Majority of Americans believe their diet is far healthier than it actually is – The Hill


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by Gianna Melillo | June 17, 2022
Nearly 42 percent of Americans are obsese and rising incidence has led to increased rates of preventable diseases like type 2 diabetes, stroke, and heart disease across the country. 
Driven by a combination of genetics, social determinants of health, and behaviors the growing number of individuals with obesity can also be attributed in part to regular consumption of highly processed foods and less intake of nutritious, and oftentimes more expensive, alternatives.
Despite these proven trends, a majority of people in the United State think their personal diet is healthier than it really is, while individuals frequently overestimate the quality of their diet, according to preliminary research on over 9,700 participants.
Study findings were presented this week at The American Society of Nutrition’s annual meeting. 
Of the more than 9,700 individuals included, around 8,000 inaccurately classified the quality of their diet, 99 percent of whom overestimated the healthfulness of food consumed. 
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“We found that only a small percentage of U.S. adults can accurately assess the healthfulness of their diet, and interestingly, it’s mostly those who perceive their diet as poor who are able to accurately assess their diet,” said lead author Jessica Thomson in a press release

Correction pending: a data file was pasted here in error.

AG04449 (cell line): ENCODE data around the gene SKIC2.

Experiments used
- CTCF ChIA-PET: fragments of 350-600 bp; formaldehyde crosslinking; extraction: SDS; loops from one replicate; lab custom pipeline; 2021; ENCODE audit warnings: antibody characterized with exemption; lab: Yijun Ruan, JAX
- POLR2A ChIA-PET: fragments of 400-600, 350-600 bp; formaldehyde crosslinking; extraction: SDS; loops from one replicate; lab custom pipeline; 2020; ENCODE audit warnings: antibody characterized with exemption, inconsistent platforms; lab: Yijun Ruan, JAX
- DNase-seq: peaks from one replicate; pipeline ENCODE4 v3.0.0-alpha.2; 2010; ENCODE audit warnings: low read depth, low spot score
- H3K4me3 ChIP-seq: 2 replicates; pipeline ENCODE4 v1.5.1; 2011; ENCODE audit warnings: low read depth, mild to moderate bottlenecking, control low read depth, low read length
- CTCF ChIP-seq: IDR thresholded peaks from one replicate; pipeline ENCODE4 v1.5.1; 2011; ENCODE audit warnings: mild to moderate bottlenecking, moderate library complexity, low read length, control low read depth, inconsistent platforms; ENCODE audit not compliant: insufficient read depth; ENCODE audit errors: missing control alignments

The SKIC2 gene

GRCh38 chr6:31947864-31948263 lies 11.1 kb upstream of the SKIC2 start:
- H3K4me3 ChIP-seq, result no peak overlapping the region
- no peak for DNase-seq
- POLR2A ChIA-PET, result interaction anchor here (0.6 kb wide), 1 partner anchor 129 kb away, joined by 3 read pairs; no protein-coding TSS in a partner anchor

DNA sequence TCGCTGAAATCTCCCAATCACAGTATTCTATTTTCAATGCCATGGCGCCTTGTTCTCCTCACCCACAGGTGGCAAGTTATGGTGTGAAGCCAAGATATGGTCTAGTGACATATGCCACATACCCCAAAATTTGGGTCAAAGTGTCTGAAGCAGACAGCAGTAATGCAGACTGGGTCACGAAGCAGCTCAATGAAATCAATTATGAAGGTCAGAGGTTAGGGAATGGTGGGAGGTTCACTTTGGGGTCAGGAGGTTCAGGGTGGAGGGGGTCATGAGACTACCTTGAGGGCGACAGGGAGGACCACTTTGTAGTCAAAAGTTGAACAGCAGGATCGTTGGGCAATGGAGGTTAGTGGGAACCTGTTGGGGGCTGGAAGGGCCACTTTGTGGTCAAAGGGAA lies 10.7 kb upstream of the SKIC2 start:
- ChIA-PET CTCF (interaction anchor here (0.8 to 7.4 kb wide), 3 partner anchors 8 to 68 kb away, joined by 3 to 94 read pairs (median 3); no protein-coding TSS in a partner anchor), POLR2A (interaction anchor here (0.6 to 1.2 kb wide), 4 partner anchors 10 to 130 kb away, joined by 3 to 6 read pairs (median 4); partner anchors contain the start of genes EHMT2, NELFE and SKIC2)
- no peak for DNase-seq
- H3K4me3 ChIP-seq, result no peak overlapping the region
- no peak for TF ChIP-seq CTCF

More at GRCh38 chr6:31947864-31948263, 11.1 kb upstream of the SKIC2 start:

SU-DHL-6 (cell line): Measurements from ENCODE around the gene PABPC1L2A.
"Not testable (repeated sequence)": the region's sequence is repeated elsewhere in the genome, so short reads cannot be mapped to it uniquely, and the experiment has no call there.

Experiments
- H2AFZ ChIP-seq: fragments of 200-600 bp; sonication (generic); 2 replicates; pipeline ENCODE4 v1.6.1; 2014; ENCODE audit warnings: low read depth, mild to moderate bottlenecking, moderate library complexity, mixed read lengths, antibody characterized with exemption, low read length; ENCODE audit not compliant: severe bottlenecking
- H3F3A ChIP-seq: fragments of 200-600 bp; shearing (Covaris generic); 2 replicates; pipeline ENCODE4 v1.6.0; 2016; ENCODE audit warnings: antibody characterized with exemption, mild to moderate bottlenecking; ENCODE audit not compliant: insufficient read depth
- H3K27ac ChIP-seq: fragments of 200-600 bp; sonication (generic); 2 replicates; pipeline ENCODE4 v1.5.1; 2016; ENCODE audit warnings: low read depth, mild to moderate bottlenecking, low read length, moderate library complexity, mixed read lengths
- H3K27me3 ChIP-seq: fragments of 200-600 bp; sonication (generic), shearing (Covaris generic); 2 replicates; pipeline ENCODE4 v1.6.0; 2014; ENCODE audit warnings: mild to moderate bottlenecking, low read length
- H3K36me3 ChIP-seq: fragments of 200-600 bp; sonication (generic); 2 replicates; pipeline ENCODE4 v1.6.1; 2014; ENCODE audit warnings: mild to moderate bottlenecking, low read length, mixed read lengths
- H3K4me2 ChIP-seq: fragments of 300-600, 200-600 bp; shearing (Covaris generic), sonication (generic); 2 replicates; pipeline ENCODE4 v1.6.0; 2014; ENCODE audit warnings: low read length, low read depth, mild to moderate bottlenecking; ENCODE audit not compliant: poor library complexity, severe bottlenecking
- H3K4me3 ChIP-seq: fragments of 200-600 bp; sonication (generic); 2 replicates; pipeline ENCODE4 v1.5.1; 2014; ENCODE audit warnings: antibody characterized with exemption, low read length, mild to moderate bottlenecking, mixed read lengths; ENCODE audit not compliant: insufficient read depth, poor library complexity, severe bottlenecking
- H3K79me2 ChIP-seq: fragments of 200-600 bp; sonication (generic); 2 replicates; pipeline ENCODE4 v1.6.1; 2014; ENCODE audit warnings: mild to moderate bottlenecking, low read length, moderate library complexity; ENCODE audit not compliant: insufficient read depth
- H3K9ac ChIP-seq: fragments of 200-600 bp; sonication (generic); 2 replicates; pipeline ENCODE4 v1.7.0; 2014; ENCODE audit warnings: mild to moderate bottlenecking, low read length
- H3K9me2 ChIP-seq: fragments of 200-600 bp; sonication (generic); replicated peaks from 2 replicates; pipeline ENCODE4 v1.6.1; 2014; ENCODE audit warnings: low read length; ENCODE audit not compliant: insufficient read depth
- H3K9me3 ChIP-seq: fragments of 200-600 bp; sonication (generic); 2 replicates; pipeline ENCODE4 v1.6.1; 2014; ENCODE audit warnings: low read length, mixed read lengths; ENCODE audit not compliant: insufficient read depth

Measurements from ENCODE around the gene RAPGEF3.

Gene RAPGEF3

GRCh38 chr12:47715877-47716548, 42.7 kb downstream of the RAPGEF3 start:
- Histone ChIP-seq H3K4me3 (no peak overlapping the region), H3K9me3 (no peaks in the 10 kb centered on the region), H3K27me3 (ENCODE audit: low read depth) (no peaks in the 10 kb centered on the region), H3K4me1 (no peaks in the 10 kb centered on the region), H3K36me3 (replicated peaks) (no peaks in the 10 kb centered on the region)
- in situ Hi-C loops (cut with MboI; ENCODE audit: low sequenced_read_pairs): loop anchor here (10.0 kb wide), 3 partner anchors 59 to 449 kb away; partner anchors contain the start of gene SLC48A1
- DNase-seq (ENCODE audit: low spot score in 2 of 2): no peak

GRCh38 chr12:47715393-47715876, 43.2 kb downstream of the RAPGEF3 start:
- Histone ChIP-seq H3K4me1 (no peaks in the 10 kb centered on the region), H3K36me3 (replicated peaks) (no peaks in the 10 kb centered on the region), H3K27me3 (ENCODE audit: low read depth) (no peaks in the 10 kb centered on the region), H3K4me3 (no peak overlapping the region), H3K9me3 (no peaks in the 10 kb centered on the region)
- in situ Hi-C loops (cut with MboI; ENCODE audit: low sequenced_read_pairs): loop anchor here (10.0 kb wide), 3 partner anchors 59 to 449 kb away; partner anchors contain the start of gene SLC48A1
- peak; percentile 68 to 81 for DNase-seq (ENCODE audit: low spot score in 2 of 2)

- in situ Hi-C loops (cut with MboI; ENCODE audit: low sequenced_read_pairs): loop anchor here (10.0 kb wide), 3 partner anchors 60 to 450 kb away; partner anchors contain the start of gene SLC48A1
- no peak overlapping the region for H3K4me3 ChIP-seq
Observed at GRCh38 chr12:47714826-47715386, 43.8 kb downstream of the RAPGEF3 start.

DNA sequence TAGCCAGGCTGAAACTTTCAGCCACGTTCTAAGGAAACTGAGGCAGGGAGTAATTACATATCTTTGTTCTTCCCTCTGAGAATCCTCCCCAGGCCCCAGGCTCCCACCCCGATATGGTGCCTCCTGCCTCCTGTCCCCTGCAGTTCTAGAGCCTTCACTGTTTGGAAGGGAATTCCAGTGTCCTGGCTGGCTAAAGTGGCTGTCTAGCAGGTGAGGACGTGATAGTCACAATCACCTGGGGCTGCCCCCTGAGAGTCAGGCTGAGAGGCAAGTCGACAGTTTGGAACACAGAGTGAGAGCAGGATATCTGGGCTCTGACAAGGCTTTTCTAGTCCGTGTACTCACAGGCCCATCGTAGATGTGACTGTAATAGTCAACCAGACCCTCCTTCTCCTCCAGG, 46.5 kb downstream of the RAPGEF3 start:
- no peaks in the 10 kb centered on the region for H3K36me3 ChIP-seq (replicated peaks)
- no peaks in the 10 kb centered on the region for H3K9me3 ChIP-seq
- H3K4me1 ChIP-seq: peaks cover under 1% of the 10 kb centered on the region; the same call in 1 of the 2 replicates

Past research has also revealed self-rated health can strongly predict morbidity and mortality, but researchers sought to determine whether self-rated diet quality could predict individuals’ actual diet quality. 
Based on individual responses to a 24-hour diet recall questionnaire, participants rated their diet as excellent, very good, good, fair or poor; responses were then used to determine scores. 
The highest accuracy was recorded by those who rated their diet as poor, a finding that surprised researchers. Among these participants, researchers’ scores aligned with those reported 97 percent of the time.
It’s unclear whether Americans lack accurate understanding of healthy diet components or simply assess their diets as they wish them to be, Thomson said. 
“Until we have a better understanding of what individuals consider when assessing the healthfulness of their diet, it will be difficult to determine what knowledge and skills are necessary to improve self-assessment or perception of one’s diet quality,” she added. 
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